58 million American adults are reportedly living with some form of disability, which could be either visual, cognitive or mobility; that restricts their lifestyle in one way or another.
Amidst this, they must figure out a way to survive the daily routine — a way to cope with the unforgiving-demanding landscape that is not shaped to accommodate their problems.
One such area is the digital marketplace, challenging to navigate for even the able experts, imagine how hard it would be on a person struggling with some form of disability. Customer experience is often viewed from the narrow hole of convenience to your average customer.
What was earlier limited to physical workplaces, has now gone beyond and extends to digital businesses as well. So, if you have some presence online, then you’ll have to go down this road.
The growing needs of disabled people are what brought into effect the ADA Compliance Law. To promote the principle of inclusivity and to make eCommerce websites more disabled friendly.
Accessibility lawsuits have surged since 2015, growing at an alarming rate as people start to see the importance of ADA in the digital space, which then traps the brand in some judicial litigation matter.
Trim out the user experience, for not just your usual audience but also for the ones who have limited abilities — a step to unite all masses without prejudice or social bias. Adequate measures taken to ensure everyone regardless of any trauma are given the buying power on an online portal.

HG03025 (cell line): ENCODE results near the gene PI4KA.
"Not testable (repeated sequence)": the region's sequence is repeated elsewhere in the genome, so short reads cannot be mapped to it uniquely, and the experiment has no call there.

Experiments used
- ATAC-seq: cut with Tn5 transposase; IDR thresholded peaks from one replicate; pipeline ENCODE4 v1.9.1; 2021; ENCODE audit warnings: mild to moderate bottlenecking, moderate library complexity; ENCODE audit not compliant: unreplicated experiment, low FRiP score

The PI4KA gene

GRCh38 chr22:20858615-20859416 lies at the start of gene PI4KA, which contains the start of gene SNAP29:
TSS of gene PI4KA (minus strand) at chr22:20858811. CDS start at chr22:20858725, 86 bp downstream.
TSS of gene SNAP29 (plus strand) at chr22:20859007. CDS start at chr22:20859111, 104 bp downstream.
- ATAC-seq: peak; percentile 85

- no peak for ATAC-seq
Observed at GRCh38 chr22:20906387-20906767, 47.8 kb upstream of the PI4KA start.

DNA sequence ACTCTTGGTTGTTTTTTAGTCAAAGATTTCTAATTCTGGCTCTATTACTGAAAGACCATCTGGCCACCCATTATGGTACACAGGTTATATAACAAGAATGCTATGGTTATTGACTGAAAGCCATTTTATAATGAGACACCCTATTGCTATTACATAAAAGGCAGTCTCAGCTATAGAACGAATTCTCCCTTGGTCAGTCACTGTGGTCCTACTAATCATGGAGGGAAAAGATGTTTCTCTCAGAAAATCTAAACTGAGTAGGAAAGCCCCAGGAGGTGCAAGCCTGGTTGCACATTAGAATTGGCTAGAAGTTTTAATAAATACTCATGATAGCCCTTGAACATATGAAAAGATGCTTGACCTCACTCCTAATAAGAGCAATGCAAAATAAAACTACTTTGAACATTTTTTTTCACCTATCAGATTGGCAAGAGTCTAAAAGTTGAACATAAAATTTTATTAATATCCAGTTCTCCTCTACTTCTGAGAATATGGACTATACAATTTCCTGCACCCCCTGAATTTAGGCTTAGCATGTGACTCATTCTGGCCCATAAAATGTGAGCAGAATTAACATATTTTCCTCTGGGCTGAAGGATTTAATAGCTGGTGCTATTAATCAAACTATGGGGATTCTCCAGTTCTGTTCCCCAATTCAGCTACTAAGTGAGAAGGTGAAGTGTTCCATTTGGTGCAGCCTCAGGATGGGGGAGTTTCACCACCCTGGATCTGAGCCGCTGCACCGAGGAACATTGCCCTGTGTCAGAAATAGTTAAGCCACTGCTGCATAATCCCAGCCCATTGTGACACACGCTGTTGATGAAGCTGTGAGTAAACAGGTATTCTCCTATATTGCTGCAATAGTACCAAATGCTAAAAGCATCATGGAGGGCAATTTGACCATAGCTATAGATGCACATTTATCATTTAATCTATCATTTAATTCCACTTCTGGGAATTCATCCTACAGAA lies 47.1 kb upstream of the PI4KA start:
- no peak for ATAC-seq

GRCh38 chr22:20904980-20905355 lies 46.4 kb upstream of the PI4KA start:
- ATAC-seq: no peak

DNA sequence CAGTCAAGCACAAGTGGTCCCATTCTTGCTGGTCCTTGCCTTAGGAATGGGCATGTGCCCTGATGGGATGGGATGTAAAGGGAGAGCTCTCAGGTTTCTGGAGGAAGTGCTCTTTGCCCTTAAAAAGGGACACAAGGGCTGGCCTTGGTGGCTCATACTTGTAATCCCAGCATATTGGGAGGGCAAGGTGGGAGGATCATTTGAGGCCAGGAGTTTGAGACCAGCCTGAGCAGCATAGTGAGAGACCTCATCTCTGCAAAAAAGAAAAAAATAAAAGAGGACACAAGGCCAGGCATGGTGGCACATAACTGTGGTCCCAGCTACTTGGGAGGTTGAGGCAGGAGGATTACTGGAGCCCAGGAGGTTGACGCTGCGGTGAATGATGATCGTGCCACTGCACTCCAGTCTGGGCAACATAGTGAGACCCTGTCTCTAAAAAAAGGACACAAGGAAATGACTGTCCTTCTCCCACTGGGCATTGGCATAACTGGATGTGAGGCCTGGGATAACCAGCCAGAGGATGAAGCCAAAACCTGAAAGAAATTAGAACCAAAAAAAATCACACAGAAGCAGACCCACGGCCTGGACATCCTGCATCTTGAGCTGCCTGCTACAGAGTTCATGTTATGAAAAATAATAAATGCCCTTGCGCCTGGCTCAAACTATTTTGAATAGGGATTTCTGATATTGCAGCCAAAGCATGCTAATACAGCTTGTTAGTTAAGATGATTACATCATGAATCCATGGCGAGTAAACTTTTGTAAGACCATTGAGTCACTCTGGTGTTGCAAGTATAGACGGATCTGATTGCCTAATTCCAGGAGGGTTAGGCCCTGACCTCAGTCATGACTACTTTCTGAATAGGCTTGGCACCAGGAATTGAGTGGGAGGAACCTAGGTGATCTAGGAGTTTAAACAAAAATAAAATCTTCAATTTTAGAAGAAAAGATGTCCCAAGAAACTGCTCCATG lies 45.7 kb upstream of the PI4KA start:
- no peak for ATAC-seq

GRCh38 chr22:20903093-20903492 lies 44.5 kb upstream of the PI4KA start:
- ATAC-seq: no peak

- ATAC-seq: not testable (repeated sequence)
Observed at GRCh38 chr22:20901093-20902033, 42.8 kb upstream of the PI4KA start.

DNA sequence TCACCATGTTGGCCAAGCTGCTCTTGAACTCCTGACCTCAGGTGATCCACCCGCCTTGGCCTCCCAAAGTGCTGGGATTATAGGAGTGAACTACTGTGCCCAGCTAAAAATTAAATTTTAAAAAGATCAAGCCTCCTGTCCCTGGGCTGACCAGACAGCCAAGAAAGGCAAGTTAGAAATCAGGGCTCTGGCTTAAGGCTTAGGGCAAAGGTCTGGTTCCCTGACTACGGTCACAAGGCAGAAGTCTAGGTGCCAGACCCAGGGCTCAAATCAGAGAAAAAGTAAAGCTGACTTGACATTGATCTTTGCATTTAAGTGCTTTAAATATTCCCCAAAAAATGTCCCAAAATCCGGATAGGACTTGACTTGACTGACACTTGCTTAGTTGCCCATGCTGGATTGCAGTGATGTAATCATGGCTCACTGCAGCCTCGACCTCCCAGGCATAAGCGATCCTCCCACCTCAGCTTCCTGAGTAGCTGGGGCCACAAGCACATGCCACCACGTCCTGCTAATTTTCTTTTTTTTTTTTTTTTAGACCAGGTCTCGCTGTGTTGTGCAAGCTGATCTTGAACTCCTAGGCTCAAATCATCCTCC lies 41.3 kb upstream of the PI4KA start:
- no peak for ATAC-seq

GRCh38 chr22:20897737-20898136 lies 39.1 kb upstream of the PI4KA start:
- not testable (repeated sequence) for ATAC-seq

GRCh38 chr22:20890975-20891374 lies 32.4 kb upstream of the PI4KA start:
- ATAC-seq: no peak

How do you then go about it without compromising the essence of your website? Firstly, let’s see what exactly the ADA Compliance law is and find out in detail what it holds.
What is Disability?
American Disability Act (ADA) defines disability in a person, as anyone who has “physical or mental impairment that considerably limits one or more major life activity.” Also includes individuals who do not have a weakness but are regarded as having a disability.
Anything physical could be visual (blindness, low vision, and color blindness), muscular issues, Parkinson’s disease, hearing impairment, epileptic seizures and so on. Mental impairment could be dyslexia, problem-solving, cognitive disabilities, etc.
Accessibility would, therefore, mean providing products and services for everyone. Show the social responsibility to provide for every site visitor. And for business groups, this would most certainly increase their brand value.
ADA Compliance Law
The UN convention of the “Rights of Persons with Disability” defines accessibility or access to information, including the web as a human right. Most countries have sanctioned this and adopted restrictive policies as well.
ADA makes accessibility online a necessary legal requirement for all establishments, be it on the internet or otherwise. No person, because of his physical or mental condition should feel discriminated in any manner.
An online store is ADA compliant if it meets specific criteria laid out in the ADA act, specifically regarding the amendments created in 2010 called “ADA Standards for Accessible Design.”
Within ADA, the Title III provision directs the businesses to make reasonable modifications to their policies and infrastructure, so the disabled can become a part of their online ventures.